Ford is exploring whether it can increase production of its upcoming Bronco, after hitting more reservations for the new SUV than it perhaps expected to. The pre-order books opened up for Bronco reservations earlier in July, as the iconic truck nameplate returned for a 21st century reinterpretation of the vehicle.
Indeed, the new Bronco won’t just be a single model, but a family. First off there’ll be the 2021 Bronco Sport, a smaller crossover version though packing more aggressive styling than Ford’s current models like the Escape. That’s expected to go on sale later in 2020.
The meat of the launch, however, will come early in the new year. That’s when Ford plans to begin production of the 2021 Bronco, which will be offered in two- and four-door versions. As well as rugged looks and a choice of two drivetrains, along with standard all-wheel drive, the 2021 Bronco will offer more than 200 different customizations and options, as Ford encourages owners to differentiate their truck much in the way that drivers of the originals did.
While actual orders for the Bronco Sport and Bronco won’t begin until later in 2020, Ford did launch a reservations system to queue up interest. That has already had 150,000 reservations for the full-size Bronco alone, Ford VP of Communications Mark Truby confirmed to SlashGear, with Bronco Sport reservations on top of that figure.
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Now, the automaker is exploring whether it can increase production to convert more of those reservations into actual sales, and sooner. The automaker is “exploring all areas for increasing production,” Raby confirmed, including the potential for a third shift at the Michigan Assembly plant.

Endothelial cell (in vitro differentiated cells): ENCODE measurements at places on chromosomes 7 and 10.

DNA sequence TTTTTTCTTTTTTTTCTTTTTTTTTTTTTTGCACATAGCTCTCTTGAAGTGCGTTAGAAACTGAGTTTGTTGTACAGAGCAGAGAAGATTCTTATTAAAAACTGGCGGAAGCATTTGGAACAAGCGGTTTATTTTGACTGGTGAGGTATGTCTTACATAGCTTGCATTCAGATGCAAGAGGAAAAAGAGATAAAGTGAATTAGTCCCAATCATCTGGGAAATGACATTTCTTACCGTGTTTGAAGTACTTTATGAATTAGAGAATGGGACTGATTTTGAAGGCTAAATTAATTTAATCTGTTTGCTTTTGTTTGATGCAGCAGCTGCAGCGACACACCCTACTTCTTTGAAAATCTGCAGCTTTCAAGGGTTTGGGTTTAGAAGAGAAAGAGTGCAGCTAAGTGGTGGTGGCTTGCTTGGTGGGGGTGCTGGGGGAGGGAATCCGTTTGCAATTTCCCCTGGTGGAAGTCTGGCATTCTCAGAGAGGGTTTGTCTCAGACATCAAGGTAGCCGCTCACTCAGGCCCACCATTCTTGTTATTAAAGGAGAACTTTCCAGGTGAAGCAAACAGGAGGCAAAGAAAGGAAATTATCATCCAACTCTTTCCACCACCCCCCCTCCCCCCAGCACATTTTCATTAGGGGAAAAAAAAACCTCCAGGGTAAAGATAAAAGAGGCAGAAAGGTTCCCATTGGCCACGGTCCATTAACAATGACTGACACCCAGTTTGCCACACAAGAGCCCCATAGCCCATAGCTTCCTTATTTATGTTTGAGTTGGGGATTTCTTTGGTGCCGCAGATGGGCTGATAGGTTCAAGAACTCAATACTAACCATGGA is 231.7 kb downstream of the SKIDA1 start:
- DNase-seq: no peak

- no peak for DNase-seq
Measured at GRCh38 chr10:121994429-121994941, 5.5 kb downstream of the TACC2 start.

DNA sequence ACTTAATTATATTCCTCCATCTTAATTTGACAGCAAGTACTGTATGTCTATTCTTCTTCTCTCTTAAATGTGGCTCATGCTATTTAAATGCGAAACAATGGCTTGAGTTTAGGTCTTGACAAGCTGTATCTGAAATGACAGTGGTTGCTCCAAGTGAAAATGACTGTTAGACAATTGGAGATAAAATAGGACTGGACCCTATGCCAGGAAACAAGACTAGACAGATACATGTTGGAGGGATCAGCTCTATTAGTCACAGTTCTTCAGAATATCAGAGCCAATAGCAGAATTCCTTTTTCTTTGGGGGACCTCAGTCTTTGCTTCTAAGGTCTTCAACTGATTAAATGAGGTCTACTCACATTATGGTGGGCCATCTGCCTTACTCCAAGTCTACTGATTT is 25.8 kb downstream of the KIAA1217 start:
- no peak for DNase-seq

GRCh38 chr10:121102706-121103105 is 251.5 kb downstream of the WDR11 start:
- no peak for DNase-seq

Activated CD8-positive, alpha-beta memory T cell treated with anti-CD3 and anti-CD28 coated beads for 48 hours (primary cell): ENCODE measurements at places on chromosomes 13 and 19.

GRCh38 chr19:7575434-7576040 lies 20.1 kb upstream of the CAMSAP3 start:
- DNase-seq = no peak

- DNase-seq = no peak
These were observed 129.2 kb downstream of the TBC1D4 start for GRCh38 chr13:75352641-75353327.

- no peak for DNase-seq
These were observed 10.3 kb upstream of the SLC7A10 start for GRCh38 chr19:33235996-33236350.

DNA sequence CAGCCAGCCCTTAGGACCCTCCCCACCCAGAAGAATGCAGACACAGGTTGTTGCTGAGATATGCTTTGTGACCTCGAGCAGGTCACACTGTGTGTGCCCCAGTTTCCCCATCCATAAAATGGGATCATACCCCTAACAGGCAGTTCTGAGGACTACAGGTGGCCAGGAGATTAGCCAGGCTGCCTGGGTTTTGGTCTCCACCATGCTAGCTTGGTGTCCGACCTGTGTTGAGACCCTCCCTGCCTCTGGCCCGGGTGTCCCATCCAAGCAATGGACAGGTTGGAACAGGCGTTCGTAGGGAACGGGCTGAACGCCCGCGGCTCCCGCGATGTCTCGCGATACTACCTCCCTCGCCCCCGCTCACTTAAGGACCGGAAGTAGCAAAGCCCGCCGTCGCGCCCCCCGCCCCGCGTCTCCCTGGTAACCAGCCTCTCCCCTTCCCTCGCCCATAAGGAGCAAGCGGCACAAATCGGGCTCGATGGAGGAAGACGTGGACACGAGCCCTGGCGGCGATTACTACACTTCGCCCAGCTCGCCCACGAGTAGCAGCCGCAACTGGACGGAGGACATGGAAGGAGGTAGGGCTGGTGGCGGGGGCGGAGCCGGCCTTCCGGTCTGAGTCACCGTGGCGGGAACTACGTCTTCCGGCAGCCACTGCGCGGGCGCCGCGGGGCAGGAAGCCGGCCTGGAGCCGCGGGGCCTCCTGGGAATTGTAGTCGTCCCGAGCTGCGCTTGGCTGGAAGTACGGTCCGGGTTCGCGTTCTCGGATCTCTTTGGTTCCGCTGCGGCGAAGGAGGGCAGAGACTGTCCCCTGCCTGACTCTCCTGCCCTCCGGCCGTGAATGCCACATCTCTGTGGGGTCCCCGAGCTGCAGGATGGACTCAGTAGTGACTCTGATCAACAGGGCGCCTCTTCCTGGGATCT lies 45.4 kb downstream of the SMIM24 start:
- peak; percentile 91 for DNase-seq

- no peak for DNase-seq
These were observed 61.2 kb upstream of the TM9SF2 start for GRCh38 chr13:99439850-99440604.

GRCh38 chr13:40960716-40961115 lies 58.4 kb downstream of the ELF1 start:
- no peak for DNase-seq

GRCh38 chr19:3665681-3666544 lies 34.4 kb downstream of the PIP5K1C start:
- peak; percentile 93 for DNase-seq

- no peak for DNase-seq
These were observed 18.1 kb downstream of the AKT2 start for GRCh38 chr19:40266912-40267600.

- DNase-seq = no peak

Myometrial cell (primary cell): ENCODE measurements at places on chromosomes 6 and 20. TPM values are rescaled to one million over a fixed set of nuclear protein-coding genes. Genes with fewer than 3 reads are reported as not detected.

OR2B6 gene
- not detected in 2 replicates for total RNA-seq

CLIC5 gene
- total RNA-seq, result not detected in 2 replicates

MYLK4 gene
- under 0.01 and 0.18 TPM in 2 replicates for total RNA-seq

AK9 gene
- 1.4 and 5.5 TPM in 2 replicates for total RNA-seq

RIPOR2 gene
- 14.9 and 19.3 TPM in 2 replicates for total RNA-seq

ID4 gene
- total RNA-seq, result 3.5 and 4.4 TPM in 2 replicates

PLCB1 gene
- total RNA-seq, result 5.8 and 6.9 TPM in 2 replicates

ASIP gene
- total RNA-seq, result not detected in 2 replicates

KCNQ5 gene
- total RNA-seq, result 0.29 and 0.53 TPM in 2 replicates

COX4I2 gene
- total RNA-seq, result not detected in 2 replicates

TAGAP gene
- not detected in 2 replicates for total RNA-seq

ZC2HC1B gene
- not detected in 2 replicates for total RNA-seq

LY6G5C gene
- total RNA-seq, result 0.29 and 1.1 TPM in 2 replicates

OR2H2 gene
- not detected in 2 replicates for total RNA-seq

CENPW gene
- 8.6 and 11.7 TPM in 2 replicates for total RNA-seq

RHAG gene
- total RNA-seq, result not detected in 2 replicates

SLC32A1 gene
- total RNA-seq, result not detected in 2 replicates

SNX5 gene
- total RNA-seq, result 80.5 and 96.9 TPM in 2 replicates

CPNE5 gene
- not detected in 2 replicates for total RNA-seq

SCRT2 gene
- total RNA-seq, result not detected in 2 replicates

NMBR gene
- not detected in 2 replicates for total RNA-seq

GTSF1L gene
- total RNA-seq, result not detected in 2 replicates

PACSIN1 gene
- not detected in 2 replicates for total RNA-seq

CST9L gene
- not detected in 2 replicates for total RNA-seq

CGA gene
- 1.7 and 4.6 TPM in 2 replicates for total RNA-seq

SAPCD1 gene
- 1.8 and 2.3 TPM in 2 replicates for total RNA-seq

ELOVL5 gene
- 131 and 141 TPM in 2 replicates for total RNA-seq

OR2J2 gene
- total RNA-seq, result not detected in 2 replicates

Currently Ford is taking a $100 deposit for each reservation, though that’s fully refundable should potential owners have a change of heart. Final sales won’t be completed until later in the year, when Ford connects reservation holders with their local dealerships, and only then will we find out the actual conversion rate.
Still, the good news for Ford really couldn’t come at a better time. Stung by the coronavirus – which shut down Ford plants during the most recent financial quarter – the automaker reported a drop in vehicle deliveries and revenue. Looking ahead, the company said it expected Q4 2020 to still result in a loss, with the start of Bronco Sport and Mustang Mach-E deliveries in the quarter not having “a material effect” on profits. An adjusted EBIT loss for the full 2020 financial year is also predicted.